Secret Alan Turing papers released by GCHQ
Mathematical papers written by WWII code breaker and pioneer computer scientist Alan Turing have been released by government intelligence agency GCHQ after being kept secret 70 years.
The two handwritten papers, classified as 'sensitive' until a recent reassessment and kept confidential for over half a century, are said by GCHQ to have been authored by Turing when he worked at Bletchley Park, the code-breaking centre of British intelligence during the war.
Turing was a leading figure in the team that eventually cracked the Nazi 'Enigma' code, a breakthrough that allowed the Allies to intercept encrypted German messages and is seen as instrumental in winning the war. GCHQ say the papers show "more of Alan Turing's pioneering research" into cryptology. "It was this type of research that helped turn the tide of war and it is particularly pleasing that we are able to share these papers during this centenary year," said a GCHQ spokesperson.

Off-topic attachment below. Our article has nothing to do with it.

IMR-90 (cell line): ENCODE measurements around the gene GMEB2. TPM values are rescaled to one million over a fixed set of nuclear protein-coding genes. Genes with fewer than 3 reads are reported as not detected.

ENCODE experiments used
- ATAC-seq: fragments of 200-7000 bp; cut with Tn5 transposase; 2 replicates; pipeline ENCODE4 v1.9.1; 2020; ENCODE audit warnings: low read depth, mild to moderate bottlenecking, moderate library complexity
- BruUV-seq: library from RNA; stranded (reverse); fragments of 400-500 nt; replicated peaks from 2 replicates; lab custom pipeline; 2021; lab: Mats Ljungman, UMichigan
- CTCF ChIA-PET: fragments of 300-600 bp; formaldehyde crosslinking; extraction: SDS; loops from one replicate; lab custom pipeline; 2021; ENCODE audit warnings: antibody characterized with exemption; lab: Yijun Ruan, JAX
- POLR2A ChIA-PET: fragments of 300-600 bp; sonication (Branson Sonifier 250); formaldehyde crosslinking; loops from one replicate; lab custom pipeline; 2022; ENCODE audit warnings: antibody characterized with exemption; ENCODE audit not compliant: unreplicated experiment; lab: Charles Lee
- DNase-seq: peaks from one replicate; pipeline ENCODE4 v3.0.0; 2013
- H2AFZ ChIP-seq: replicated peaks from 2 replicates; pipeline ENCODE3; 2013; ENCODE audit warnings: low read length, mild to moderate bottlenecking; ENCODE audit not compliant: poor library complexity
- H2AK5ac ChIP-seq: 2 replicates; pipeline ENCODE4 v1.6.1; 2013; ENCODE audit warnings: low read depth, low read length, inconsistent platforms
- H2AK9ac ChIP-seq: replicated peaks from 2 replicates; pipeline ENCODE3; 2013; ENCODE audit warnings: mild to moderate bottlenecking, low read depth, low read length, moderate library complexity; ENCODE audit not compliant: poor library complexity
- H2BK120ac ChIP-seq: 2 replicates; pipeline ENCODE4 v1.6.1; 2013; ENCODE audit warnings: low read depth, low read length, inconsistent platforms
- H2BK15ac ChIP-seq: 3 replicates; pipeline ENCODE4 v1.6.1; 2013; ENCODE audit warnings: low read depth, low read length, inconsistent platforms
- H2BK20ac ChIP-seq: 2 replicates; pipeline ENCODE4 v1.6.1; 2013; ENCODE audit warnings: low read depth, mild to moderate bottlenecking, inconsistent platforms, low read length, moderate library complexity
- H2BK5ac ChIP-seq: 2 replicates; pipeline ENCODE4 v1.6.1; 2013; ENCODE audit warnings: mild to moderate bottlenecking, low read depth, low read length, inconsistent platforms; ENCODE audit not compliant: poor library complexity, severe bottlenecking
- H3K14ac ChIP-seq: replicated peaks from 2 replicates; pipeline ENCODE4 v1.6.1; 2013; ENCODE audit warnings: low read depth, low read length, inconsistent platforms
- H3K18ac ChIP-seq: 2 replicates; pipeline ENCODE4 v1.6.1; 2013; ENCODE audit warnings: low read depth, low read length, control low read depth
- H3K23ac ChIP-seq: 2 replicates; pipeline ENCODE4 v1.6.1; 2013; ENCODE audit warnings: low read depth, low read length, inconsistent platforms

- Thu, 2012-07-05 08:45
- Tue, 2012-07-03 09:01
- Wed, 2012-06-13 06:18